It’s time for the 104th Tour de France with the start in Düsseldorf on Saturday. Every rider in the professional peloton wants to be selected to ride the Tour and frankly, it’s a great honour just to finish the 3-week race. It is the pinnacle for the sport, a true measuring stick for cyclists which plays out in front of a worldwide audience before passionate cycling fans, possibly numbering in the millions by the time the 21-stage, 23-day event comes to a conclusion in the City of Light, Paris, on Sunday, July 23.
It is the pinnacle for the sport, a true measuring stick for cyclists which plays out in front of a worldwide audience before passionate cycling fans
To kick off the start, Team KATUSHA ALPECIN’S Tony Martin has been preparing for the race with this stage in mind. It’s a 14km time trial, and it’s in his native Germany – needless to say it’s the perfect motivation for the world time trial champion and seven-time German champion.
"Attention for cycling in Germany will be as great as it has been for many years now. Each Tour de France is a great highlight, but the Grand Départ in Düsseldorf is the crown of all. I am completely excited about the atmosphere in general and how many fans will support the event. It will be all new territory for me. Currently, I feel like a young rider who is nervous and excited before the race starts.”
With the first stage win comes the coveted maillot jaune – the yellow jersey. Martin has worn yellow before, most notably in 2015 after his stage 4 win. Tony Martin and Team KATUSHA ALPECIN will be in the hunt for this opening win of both the stage and the jersey.
After departing Düsseldorf, the peloton will race in Belgium for a sprint stage ending in Liège that Alexander Kristoff will have his eye on for stage 2, and a possible breakaway day for stage 3 before getting onto French soil for stage 4 and another chance at a sprint. Stage 5 will feature the short climb to La Planche des Belles Filles, which will reveal which general classification contenders are ready to do battle. Stages 6 and 7 are again chances for the sprinters, while 8 and 9 feature climbs and more opportunities for the climbers to show their fitness. Team riders Robert Kišerlovski and Tiago Machado will hope to be at their best in the mountains.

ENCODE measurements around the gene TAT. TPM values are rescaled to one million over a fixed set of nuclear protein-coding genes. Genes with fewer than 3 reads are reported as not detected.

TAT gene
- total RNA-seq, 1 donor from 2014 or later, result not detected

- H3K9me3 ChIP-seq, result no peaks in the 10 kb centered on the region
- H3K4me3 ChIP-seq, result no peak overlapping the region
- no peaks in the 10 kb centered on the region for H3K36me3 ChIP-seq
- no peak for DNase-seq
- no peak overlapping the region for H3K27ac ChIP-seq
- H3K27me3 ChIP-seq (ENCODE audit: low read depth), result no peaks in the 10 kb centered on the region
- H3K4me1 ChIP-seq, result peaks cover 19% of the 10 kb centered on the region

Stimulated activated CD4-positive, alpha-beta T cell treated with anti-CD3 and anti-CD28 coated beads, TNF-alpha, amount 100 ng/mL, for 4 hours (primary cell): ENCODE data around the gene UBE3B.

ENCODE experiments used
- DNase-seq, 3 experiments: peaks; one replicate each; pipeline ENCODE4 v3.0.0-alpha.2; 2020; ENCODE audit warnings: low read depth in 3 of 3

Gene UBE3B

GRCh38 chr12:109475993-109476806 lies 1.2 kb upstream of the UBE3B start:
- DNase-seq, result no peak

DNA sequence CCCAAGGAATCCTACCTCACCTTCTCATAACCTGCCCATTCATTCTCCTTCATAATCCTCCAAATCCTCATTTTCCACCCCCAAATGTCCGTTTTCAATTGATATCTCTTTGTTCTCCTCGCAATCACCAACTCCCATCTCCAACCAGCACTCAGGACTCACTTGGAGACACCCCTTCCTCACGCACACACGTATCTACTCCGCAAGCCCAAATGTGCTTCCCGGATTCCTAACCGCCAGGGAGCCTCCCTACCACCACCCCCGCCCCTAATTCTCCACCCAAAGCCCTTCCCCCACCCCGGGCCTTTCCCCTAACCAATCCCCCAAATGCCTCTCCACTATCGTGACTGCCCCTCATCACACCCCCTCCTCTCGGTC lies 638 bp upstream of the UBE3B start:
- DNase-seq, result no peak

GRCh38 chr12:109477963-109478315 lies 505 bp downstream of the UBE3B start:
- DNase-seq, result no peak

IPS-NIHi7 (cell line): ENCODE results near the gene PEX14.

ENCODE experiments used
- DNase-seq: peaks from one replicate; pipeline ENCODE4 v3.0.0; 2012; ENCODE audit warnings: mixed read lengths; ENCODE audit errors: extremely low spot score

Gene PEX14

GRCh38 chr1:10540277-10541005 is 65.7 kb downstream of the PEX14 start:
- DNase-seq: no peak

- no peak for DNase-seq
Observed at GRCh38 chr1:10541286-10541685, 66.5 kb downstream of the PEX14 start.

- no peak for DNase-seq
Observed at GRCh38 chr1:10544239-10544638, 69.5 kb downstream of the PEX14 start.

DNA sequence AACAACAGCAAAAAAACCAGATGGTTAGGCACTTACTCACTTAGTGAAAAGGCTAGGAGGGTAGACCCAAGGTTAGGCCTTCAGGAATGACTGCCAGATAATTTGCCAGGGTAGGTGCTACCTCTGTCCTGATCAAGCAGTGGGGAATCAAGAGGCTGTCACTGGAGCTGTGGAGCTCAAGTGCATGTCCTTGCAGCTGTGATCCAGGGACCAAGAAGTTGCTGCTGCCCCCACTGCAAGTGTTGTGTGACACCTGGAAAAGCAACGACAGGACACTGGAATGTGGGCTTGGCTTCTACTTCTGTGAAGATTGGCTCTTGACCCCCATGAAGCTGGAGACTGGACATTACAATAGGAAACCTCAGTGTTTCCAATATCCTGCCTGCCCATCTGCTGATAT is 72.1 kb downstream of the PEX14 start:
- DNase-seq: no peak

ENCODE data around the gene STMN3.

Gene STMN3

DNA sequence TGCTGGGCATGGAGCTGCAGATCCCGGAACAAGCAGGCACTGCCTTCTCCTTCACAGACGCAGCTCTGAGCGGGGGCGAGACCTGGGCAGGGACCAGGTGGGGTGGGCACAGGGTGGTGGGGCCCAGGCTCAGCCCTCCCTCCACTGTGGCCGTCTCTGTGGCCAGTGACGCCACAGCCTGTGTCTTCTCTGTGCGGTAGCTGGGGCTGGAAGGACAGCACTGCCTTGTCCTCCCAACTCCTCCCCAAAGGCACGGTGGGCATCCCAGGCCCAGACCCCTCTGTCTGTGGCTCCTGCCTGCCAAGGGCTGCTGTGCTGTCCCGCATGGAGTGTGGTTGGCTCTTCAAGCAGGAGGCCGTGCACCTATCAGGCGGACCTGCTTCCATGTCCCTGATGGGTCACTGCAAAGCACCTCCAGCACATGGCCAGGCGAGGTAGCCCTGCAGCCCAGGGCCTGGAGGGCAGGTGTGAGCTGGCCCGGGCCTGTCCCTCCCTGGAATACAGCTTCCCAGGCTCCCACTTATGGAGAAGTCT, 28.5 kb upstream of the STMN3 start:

With a rest day on Monday, July 10, the race starts week two in the southwest area of the country, kicking off stage 10 on Tuesday with a sprint near the Lascaux Grotto of impressive cave art. Stage 11 could also be for the sprinters as the route nears the Pyrenees. Stage 12 is the longest in the Pyrenees and features the summit finish in the new final climb to Peyragudes. The final kilometer, on the runway of the only Pyrenean airport, there will be a section at 16% for 200 meters. Ouch.
Stage 13 on July 14th is a new concept in general – a short stage at only 100 kilometers. The peloton is still riding in the high mountains, however, and there will be nothing easy about this stage. It is Bastille Day in France and with a national holiday on hand, expect big, big crowds along the roadside and a Frenchman to try desperately for the win. Stages 14 and 15 over the weekend will challenge a tiring peloton, as the race leaves the first range of high mountains and heads to the second rest day on Monday, July 17th in Le Puy-en-Velay.